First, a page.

The result is that the importance of this register is historic and thereby remains important to standard convention. We probably no longer need to do it this way but it does have a logical, and historic, significance.

Happy programming!

Saturday, 14 November 2015

Compiler 3 Part 8 - Finale

This will end up being the longest, and final, post in the series. So let's tuck in!

Testing and Everything Else

The scanner and most of the infrastructure stayed exactly as it was.

The parser and AST did see some changes. The parser, in particular, saw several bug fixes and simplification. Some of the error checking that had been done during parsing has been passed on to the semantic analyzer. Similarly, anything related to type checking could be removed.

Also, the AST-related scoping code could be simplified and confined to the parser since it is discarded during semantic analysis.

Detecting “true” and “false” was added for boolean the type.

With those changes out of the way, I can say that if there is one area that Calc has truly lacked, it was in testing.

A compiler project should, in my opinion at least, be concerned with correctness. Correctness and consistency. The IR was one step in shoring up Calc in this area and testing is the other. Calc has always incorporated at least a little testing but it has never been as comprehensive as it should be.

Go provides great testing facilities right out of the box. The cover tool has also proven helpful in sussing out corner cases that need testing.

I have, I think, made large strides have been made in making Calc a much more stable compiler.

That isn’t to say that it’s perfect. I’m sure within 5 minutes of playing with it someone will discover some bugs. Hopefully, those than find them will take the time to submit an issue so I can create tests and fix them.

This is the value of having an open source project.

The Future...

Calc has continued to evolve along with my own skills and I hope that I’ve helped someone, in some way, to further their own growth. Whether it be teaching someone how to, or how NOT to code, the end result remains the same. Someone, somewhere, has benefitted from my efforts.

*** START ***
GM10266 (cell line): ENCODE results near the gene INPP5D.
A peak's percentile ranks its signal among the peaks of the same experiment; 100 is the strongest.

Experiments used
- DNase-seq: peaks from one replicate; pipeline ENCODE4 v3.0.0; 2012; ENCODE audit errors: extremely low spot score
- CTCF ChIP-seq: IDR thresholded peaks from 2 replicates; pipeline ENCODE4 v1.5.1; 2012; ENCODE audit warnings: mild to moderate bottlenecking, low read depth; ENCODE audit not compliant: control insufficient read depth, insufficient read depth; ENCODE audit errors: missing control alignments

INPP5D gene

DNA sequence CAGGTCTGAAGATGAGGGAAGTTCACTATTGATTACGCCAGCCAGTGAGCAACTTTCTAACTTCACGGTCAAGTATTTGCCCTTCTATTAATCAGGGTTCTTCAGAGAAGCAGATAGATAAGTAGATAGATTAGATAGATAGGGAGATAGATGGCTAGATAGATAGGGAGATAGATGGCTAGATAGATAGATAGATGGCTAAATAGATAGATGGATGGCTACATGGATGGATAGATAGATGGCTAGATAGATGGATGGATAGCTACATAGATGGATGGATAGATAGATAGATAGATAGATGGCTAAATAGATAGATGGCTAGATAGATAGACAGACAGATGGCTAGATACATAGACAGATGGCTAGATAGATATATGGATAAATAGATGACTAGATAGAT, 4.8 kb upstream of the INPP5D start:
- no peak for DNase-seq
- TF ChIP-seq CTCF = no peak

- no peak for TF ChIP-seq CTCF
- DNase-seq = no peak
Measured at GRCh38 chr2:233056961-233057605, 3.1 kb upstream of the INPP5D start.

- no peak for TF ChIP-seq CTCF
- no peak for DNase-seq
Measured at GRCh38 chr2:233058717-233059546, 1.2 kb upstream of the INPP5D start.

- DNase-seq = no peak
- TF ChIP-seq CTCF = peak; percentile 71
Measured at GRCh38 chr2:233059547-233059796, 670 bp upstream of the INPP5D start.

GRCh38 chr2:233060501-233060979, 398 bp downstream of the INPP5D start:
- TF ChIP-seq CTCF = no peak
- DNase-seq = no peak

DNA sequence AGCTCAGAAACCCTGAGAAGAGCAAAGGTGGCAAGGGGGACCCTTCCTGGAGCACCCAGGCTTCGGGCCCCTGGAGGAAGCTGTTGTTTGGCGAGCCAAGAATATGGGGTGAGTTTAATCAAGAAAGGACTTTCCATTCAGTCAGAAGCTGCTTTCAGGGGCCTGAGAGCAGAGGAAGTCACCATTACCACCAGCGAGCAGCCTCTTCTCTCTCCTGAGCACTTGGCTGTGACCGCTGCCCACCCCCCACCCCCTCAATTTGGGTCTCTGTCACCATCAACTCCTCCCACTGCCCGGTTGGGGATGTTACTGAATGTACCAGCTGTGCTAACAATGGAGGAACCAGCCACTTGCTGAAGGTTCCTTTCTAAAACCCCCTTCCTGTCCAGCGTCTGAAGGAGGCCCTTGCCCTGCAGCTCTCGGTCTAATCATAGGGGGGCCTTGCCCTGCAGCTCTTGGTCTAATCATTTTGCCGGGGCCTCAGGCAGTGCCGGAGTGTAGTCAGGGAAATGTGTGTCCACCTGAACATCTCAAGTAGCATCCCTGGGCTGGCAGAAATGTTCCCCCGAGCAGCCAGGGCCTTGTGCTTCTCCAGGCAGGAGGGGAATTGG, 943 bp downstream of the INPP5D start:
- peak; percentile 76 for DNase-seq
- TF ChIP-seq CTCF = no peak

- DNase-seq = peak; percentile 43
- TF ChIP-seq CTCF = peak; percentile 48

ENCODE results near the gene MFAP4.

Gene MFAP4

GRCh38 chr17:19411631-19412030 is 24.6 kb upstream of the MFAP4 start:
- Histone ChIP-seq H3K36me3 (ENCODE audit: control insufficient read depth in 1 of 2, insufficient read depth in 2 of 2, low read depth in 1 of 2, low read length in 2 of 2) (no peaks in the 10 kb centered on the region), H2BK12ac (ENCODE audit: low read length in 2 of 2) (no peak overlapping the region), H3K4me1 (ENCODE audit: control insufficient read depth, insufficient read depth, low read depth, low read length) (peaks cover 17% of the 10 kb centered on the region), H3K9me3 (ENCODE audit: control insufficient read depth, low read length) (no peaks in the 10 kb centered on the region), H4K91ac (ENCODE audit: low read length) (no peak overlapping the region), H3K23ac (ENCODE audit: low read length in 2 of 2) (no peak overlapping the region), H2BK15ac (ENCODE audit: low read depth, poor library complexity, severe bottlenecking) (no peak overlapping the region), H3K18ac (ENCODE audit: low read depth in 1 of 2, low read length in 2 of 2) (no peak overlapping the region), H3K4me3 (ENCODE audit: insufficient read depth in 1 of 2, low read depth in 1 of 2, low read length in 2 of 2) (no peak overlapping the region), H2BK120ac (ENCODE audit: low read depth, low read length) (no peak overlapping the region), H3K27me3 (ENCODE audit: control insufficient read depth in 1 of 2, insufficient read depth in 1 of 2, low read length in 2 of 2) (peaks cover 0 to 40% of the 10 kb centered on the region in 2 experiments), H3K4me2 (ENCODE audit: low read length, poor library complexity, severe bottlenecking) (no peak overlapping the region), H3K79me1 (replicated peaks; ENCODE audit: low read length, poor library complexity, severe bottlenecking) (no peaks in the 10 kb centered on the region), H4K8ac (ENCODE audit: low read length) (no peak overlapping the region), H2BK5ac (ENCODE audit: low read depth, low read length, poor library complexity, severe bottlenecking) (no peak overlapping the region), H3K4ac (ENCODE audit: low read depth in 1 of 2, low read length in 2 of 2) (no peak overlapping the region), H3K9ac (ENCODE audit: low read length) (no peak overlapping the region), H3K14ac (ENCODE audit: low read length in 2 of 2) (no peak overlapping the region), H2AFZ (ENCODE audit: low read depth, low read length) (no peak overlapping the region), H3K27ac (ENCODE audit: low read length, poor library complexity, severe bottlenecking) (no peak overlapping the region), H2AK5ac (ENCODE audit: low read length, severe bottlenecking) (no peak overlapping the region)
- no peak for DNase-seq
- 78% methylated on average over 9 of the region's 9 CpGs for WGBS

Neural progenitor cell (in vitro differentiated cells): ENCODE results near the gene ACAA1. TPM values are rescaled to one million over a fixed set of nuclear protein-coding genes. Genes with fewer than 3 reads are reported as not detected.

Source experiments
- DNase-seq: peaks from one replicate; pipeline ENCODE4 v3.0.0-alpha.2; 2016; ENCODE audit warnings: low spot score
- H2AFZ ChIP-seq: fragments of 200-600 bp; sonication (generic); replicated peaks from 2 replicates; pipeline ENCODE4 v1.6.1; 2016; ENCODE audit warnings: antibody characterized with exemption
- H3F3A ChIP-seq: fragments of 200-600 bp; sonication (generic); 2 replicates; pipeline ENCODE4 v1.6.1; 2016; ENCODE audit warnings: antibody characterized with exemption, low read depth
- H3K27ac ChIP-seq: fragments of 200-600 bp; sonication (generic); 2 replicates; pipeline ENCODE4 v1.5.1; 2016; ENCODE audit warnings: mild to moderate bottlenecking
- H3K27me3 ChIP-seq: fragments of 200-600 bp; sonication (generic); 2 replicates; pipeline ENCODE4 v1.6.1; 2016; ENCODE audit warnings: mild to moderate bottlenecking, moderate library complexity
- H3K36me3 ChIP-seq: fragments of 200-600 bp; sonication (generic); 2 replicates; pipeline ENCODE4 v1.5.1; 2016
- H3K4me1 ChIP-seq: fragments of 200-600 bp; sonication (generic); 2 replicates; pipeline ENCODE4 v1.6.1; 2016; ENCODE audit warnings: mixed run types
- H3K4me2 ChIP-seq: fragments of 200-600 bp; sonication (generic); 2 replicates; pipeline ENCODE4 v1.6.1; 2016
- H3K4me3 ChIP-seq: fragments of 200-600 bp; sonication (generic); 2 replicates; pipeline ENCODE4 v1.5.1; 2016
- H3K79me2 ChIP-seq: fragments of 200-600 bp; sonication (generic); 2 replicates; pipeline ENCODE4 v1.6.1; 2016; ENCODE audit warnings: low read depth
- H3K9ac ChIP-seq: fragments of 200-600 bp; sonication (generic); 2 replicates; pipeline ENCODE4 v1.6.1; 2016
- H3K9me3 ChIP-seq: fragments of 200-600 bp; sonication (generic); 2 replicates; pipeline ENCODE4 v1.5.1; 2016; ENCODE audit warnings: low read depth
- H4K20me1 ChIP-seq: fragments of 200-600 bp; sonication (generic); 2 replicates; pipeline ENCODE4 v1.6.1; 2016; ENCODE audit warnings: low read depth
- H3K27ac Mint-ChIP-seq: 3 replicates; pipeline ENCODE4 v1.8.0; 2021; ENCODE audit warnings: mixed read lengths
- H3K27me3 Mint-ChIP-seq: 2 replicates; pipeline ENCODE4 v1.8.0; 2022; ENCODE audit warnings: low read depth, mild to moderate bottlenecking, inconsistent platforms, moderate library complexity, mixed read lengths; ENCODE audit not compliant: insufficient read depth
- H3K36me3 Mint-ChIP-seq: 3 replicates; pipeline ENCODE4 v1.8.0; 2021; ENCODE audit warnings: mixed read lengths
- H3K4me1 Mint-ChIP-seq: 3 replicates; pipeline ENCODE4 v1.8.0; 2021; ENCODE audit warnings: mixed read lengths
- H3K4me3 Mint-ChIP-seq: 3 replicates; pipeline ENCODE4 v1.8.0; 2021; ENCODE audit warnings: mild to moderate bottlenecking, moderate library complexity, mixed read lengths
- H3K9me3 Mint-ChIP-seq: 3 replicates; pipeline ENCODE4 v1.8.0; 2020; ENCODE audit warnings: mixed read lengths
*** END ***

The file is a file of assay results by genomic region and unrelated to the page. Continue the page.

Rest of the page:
Now that I’ve had a chance to regroup from the herculean effort of writing and implementing the Calc2 spec and teaching series, I feel like I can continue to produce more content.

I do hope to continue talking about compiler construction. In the future, I hope that by using a smaller format, like this one, that I can produce more posts more quickly. I can certainly say that this third series has been much more enjoyable to write!

I have also been working on another side project to create a virtual machine with a complete software stack. It has an assembler, linker and virtual machine running it’s own bytecode. If there is interest, I’ll write some blog posts about it. You can find the project here.

I have concluded both previous series talking about future plans and I shall do no less today. In series two I had a list of things I wanted to implement and change. Let’s go through the list:

  • growable stack - well, this is null and void. Calc no longer manages it’s own stack.
  • simple garbage collector - I no longer plan on implementing a garbage collector myself. See below.
  • loops - not implemented
  • generated code optimizations - done! 
  • library/packages - not implemented
  • assembly - null and void. I don’t plan on generating assembly.
  • objects/structures - not implemented
Only one of the seven features I wanted to implement was actually completed. Of the remaining six features, three of them no longer make sense. The groundwork for other three has been laid down. In particular, loops and structures only await language design since implementation should be almost trivial.